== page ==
If you’re feeling chipper, I suggest you stop reading now, and that you give your head a shake – these are dark days in our business, my friend.
In line with my mood, the weather around here, and the state of the economy, what follows is a bitter blast that you might only hear from me late in the evening, when we’ve loosened the ties, when the last of the cigars are gone, when we’ve missed last call, and when the first meeting tomorrow morning is scheduled for 7 a.m.
The issue is dumb questions. Yes, dumb questions are asked in our business. And the real crime is that consultants, the good, the bad and the indifferent, get paid lots of money to provide self-evident answers to questions that are clearly, well, dumb.
Example: What performance metrics should we use to determine whether or not we’re being successful on this project?
A serious and important question in and of itself, because it is critical that each IT project we take on have a few (not more than three or four, by the way) objective, well-communicated metrics that indicate how successful a project is being as it progresses, and ultimately how successful it is when it is finished. Performance metrics are so important that a project should never even launch until they are formally agreed to – why would you start without a clear idea of what success looks like?
You may be brave enough to fire up a major IT project trusting that in some way, shape or form, you’ll be successful in the end, but I’m not.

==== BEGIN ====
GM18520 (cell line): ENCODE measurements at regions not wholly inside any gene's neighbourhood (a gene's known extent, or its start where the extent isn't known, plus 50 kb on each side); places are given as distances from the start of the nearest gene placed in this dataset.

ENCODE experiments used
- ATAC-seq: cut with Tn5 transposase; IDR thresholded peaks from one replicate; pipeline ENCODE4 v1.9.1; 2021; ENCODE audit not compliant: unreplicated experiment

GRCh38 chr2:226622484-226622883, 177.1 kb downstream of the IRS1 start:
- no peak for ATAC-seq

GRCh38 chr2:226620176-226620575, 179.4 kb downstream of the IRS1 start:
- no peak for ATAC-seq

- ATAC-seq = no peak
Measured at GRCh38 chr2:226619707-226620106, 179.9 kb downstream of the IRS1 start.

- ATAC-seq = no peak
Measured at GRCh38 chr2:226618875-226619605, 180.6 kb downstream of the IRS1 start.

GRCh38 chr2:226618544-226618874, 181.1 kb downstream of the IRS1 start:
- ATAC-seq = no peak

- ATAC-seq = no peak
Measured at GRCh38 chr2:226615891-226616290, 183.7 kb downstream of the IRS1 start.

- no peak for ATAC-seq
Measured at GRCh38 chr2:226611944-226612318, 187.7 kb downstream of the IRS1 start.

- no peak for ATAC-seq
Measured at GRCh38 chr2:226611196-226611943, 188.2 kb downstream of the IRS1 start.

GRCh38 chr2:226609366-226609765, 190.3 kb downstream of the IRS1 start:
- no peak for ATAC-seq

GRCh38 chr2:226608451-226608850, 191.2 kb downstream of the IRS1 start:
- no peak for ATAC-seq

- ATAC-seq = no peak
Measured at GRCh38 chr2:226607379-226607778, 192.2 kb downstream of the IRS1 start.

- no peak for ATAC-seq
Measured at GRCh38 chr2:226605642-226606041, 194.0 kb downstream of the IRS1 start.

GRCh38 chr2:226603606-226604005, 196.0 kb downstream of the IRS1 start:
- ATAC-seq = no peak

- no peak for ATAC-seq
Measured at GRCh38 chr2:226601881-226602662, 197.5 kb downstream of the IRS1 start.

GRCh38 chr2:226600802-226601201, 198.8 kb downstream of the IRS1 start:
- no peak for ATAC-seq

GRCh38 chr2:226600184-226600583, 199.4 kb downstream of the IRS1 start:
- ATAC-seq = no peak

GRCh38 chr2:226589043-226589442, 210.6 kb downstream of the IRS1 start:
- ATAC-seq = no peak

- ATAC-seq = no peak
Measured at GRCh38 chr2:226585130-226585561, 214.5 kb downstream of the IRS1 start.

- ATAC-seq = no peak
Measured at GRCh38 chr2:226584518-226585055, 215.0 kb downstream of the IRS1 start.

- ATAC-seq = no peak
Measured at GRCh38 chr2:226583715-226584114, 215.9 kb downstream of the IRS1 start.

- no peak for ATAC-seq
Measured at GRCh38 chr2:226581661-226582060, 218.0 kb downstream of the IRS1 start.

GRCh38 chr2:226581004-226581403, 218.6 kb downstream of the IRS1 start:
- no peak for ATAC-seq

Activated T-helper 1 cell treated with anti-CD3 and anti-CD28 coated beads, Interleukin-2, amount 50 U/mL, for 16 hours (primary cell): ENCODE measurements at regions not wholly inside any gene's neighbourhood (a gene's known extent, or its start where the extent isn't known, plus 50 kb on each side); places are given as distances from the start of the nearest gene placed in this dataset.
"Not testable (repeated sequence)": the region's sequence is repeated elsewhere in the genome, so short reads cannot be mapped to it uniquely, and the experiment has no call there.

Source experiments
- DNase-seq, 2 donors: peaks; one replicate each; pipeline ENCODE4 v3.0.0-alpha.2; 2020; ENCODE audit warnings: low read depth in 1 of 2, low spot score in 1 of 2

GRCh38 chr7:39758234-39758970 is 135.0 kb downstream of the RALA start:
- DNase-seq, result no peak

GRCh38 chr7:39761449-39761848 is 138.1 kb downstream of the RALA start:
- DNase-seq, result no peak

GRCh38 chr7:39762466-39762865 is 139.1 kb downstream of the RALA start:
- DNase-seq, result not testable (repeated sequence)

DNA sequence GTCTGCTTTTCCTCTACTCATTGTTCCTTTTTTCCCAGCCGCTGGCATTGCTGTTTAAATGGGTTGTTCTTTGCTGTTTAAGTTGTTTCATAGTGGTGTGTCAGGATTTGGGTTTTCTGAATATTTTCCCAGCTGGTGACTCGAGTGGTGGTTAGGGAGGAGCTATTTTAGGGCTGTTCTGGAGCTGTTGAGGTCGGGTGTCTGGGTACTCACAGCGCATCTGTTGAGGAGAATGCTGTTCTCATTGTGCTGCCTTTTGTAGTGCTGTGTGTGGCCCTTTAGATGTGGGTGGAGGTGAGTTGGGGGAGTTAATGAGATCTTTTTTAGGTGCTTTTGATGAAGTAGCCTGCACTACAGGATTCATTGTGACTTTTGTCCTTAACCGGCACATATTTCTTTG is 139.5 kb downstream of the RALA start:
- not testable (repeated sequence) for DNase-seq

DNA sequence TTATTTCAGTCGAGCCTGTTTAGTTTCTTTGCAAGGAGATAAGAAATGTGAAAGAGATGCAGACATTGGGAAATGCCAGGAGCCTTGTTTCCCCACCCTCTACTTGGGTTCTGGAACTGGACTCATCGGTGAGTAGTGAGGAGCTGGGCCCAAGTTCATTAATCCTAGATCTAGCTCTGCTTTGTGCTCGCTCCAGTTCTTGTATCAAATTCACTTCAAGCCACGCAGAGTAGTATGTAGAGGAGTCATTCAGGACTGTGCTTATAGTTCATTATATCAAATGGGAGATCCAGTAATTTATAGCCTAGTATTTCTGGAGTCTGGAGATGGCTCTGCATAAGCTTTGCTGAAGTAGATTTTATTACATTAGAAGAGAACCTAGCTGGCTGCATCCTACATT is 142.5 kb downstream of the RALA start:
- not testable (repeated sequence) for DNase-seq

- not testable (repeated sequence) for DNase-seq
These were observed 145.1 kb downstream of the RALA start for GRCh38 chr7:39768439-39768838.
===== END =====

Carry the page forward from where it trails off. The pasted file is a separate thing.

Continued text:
So maybe it’s not that the question itself is so dumb as much as it is that the answer should be staring us right in the face. I’ve seen teams of people engage in major activity determining what these project performance metrics should be.
And here’s where it gets dumb: shouldn’t the performance metrics for a project be directly related to why the project was selected in the first place? We IT types get criticized for not being more “plugged in” to what drives the businesses we support, and sometimes for good reasons.
But if a project was selected/approved in our organization because management believes it will lead to a direct reduction in operating costs, shouldn’t the project performance metrics, surprise, surprise, be some measure of operating cost reduction?
If the project was selected to improve the satisfaction of our customer base, doesn’t it logically follow that a key performance metric would be a measurable improvement in customer satisfaction?
There are rules about writing this stuff down. I recognize that other people have feelings, and that it’s not a good idea to hurt them if you can avoid it.
And I do avoid hurting feelings when I can: I get calls from people I know, people I’ve worked with on projects, on a regular basis. After the pleasantries, they almost invariably ask: “Were you thinking about me/us/our organization when you wrote that last column?”
If, on the other hand, the column was critical and the person/people/organization I was writing about was being indicted as miserable pinheads, miscreants or ignoramuses, the answer is always, “No, of course I wasn’t thinking about you or your organization…I was thinking about someone else when I wrote that one.”
Even if I am talking to the pinhead/miscreant/ignoramus in question.
So for the purposes of this column, no matter who you are, I’d like to go on record as saying I’m not thinking about you, or the organization you’re working for. Even if you do ask this dumb question, trust me, I ‘m thinking about someone else.
And really, to clarify, I guess it’s not that the question itself is so dumb, it’s that the answer to this one should be staring us right in the face, and we miss it entirely.
Now that’s dumb.
Hanley is an IS professional in Calgary. He can be reached at email@example.com.